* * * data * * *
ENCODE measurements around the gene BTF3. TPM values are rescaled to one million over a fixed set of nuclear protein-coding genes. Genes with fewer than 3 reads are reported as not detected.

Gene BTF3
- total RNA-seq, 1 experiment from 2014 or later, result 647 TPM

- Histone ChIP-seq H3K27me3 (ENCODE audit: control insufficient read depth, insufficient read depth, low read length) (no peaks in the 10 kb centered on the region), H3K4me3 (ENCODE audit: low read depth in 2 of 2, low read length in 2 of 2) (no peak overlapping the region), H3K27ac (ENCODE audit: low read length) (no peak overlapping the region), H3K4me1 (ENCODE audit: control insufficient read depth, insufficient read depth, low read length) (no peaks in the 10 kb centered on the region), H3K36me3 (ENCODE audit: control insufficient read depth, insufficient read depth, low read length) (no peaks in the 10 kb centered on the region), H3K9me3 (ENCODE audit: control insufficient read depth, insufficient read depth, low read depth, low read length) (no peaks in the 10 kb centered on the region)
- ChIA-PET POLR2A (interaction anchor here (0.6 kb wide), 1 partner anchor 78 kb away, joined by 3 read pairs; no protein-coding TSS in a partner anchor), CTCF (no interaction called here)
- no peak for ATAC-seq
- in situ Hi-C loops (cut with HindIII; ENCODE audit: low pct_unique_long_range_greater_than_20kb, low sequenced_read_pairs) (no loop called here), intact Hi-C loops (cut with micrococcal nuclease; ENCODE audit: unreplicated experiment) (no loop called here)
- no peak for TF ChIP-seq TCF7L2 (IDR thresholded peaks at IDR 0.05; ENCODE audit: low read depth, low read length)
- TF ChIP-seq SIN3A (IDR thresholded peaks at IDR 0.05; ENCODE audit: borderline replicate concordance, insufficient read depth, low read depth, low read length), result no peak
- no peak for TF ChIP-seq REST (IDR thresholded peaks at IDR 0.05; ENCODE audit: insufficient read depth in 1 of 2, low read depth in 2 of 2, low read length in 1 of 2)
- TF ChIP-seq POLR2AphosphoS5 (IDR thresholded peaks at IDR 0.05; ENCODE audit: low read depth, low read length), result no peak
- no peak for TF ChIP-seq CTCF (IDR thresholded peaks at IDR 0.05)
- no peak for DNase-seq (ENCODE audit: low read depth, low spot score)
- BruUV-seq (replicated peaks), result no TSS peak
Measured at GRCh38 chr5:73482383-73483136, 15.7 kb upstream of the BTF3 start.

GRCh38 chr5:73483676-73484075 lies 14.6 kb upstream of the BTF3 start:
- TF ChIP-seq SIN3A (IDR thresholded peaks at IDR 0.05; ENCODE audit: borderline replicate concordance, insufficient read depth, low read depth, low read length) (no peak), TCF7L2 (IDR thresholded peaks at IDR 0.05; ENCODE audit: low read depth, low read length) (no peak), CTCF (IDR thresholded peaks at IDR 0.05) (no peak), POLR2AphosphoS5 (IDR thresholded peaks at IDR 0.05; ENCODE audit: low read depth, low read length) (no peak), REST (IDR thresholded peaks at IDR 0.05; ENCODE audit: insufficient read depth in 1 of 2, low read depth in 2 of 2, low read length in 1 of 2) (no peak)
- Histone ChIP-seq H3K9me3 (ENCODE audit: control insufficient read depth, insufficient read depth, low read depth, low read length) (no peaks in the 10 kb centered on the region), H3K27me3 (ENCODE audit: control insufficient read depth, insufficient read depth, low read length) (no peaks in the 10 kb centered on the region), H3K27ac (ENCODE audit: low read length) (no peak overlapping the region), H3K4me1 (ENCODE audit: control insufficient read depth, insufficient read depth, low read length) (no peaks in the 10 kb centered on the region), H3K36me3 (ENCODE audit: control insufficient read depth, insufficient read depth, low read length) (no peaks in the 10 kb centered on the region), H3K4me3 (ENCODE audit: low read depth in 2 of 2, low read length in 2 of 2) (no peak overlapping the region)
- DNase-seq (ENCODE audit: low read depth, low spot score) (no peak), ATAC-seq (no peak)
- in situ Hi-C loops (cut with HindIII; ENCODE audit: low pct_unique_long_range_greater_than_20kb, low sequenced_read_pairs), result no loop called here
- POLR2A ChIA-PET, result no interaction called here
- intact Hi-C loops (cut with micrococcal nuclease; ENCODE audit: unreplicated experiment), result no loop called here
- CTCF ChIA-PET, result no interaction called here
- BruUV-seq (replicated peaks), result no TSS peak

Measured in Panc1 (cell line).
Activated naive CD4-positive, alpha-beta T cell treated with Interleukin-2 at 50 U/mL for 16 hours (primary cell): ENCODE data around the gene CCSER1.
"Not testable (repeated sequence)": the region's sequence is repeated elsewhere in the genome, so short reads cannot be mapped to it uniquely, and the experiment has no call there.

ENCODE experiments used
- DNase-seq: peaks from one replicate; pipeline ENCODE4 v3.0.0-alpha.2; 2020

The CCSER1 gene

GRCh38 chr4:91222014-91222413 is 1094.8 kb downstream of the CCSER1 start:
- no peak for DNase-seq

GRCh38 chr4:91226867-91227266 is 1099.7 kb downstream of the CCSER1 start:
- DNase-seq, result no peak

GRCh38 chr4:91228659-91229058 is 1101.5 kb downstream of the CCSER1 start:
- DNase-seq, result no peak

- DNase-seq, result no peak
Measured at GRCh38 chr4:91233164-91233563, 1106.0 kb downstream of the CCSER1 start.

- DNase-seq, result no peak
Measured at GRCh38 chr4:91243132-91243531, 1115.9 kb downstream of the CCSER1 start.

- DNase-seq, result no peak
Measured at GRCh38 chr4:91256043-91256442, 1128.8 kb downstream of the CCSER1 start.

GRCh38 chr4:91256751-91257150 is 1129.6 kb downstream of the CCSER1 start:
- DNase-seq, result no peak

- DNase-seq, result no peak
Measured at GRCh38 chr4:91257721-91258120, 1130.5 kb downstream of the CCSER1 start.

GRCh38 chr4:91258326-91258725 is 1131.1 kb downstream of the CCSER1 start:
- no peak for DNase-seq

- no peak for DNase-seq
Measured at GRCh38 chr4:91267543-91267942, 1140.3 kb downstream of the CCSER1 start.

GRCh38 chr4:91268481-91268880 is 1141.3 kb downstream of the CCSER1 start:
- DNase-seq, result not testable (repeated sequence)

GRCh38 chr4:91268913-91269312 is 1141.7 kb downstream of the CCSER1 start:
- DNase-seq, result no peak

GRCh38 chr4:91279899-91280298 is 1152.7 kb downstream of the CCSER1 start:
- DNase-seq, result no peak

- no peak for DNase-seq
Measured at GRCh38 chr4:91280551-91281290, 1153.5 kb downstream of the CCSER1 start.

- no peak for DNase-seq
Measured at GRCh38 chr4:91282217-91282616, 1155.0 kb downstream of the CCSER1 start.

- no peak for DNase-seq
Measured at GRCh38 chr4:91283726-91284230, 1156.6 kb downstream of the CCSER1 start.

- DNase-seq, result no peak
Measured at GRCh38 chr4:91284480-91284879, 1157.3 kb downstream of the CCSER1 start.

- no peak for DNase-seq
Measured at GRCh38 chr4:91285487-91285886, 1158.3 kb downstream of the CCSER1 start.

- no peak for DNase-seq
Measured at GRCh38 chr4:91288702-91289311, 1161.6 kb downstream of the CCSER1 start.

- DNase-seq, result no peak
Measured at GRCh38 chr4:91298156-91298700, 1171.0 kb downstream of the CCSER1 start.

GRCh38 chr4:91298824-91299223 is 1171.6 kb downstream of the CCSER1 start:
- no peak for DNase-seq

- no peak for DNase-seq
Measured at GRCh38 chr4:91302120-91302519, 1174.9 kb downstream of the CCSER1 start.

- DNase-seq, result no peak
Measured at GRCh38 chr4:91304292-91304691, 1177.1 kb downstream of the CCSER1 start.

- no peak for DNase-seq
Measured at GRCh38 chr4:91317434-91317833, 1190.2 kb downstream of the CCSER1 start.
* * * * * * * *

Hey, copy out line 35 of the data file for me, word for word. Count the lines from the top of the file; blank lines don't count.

GRCh38 chr4:91228659-91229058 is 1101.5 kb downstream of the CCSER1 start: